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  • Nuclear waste. We've got a lot of it, it'll stay dangerous for tens of thousands of years,

  • and we don't really know what to do with it. So why don't we just send it into space and

  • crash it into the sun?

  • Well, first, it's really dangerous to put nuclear waste on a rocket, since rockets have

  • a tendency to occasionally explode while launching, making any nuclear-waste-filled exploding

  • rocket into a really big dirty bomb.

  • But the bigger reason is that it's actually really really hard to *get* to the sun. It

  • might seem like it should be easy, since the sun's gravity is always pulling us towards

  • it. But we're also orbiting really fast sideways around the sun, so that as we fall towards

  • it, we miss it.

  • In order to crash _into_ the sun, you have to slow down so that you're _not_ going sideways

  • really fast. The earth - and everything on it - is moving around the sun at around 30

  • kilometers per second, so you'd have to accelerate to a speed of 30kilometers per second backwards

  • away from the earth in order to stop moving around the sun and do a sun dive. And you

  • have to slow down all the waywith even a little bit of sideways speed, you'll miss

  • the sun and whip around, not crashing.

  • Ok, so a speed of 30 kilometers per second is really fast, but just how fast? Well, from

  • earths's orbit, you only need to be going _11_ kilometers per second faster than the

  • earth in order to escape from the entire solar system. Which means that it's much, much harder

  • to crash into the sun than to escape it altogether. Let me say that again: it takes less acceleration

  • to get to _other_ stars than it does to get to our own sun. Crazy.

  • But it gets weirder: because the gravity from an object is stronger the closer you are to

  • it, the smaller your orbit is, the faster your orbital speed. For example, Mercury goes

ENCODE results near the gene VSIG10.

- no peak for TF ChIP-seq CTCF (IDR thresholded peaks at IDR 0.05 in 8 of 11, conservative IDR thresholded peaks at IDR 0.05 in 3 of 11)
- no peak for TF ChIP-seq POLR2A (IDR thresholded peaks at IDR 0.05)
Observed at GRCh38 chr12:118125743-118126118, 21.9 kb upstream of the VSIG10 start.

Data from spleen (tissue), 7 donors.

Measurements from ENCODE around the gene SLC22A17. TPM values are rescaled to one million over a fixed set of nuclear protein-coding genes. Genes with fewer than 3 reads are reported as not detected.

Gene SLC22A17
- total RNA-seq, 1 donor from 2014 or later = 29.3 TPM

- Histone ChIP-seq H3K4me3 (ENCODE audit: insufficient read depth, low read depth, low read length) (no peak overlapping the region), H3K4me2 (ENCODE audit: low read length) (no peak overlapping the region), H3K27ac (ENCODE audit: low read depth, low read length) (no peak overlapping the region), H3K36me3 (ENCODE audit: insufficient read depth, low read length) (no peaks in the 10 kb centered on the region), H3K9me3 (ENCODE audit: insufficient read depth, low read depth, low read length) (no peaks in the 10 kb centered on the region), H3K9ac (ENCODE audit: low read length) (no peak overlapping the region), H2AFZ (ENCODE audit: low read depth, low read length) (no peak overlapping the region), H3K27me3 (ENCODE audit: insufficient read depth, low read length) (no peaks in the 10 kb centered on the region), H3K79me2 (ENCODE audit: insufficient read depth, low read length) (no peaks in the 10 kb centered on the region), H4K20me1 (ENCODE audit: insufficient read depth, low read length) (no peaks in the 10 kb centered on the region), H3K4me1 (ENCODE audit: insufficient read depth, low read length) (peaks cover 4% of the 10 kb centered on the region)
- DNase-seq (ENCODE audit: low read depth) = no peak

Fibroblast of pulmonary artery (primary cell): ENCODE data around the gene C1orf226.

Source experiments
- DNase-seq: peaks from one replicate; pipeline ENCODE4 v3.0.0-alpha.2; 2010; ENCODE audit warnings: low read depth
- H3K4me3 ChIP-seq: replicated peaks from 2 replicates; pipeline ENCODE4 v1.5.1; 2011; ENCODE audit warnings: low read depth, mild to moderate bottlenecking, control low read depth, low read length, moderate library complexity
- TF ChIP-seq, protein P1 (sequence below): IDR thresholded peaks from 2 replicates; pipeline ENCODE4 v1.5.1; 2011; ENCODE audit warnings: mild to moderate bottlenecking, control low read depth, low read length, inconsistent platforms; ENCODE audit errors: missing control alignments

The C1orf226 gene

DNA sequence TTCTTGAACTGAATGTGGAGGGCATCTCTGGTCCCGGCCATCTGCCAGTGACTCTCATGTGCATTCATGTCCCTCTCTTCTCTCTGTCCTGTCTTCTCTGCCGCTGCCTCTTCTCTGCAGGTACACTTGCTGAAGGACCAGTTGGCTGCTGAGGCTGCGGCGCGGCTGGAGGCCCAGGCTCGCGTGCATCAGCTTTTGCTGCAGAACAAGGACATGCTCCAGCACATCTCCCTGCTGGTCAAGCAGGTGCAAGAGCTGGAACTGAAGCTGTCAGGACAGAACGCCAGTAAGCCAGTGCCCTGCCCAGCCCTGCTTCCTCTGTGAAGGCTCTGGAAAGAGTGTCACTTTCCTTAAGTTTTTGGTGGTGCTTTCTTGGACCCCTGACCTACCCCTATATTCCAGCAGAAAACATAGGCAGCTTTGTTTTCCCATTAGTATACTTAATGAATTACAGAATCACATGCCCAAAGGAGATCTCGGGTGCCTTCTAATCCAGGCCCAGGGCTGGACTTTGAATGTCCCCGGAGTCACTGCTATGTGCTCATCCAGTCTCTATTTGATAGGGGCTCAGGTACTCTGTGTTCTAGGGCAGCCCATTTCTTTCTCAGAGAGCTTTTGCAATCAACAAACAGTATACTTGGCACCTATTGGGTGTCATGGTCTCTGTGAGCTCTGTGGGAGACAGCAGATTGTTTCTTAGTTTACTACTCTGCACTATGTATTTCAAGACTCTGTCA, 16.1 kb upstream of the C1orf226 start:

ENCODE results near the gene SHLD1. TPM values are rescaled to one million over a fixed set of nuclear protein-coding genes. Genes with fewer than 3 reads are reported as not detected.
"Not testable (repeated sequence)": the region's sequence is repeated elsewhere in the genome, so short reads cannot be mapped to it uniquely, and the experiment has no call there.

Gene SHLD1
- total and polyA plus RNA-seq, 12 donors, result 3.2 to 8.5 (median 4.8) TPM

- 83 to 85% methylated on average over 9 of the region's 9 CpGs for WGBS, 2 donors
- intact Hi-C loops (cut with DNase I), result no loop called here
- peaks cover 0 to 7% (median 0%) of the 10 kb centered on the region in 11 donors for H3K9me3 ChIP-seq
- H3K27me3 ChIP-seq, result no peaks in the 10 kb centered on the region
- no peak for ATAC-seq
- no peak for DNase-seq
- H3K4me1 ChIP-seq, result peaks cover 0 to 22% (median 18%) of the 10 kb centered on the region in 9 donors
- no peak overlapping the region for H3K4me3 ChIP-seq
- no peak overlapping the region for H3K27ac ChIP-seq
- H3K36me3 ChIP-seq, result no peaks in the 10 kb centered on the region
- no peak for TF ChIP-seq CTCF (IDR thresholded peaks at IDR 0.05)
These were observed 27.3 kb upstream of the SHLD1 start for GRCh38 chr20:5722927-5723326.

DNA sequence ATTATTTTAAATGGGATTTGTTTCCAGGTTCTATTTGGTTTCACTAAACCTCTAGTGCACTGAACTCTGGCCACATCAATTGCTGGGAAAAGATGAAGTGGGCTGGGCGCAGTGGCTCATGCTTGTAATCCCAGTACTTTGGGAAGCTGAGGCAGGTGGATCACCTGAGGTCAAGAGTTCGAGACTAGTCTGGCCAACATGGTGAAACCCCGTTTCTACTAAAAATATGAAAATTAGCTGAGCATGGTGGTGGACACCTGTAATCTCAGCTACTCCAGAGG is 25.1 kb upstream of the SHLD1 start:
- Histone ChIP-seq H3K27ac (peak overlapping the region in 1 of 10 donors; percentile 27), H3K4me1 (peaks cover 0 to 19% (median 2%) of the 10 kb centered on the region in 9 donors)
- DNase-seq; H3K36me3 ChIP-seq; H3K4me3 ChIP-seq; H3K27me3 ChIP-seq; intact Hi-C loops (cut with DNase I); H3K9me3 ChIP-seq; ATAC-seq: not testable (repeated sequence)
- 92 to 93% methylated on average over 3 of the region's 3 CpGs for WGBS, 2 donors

• around the sun at a speed one and a half times faster than earth, while Pluto goes only a

  • sixth as fast. And that means it's actually way harder to crash into the sun from Mercury

  • than from the earth, even though you're closer, because you'd have to accelerate to a speed

  • of 48 kilometers per second backwards instead of 30. And it's way _easier_ to crash into

  • the sun from Pluto, since you only have to accelerate to a speed of five kilometers per

  • second backwards.

  • In fact, if you're trying to crash into the sun just using rockets, it's far more efficient

  • to first go to the outer solar system where your speed is much lower, then do a second

  • burn to counteract that slow orbital speed and allow you to fall directly into the sun.

  • And that's precisely why early mission trajectories for NASA's spacecraft to study the sun proposed

  • going out to Jupiter firstto make it easier to slow down and get to the sun. Ultimately

  • they decided instead to use repeated flyby's of Venus to slow down the probe and save on

  • rocket fuel getting to the sun.

  • But how gravity assists work is a topic for another day. Speaking of whichhow long

  • would a day be on the sun?

Nuclear waste. We've got a lot of it, it'll stay dangerous for tens of thousands of years,

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B1 sun speed sideways slow earth accelerate

Hitting the Sun is HARD

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    Summer posted on 2021/10/14
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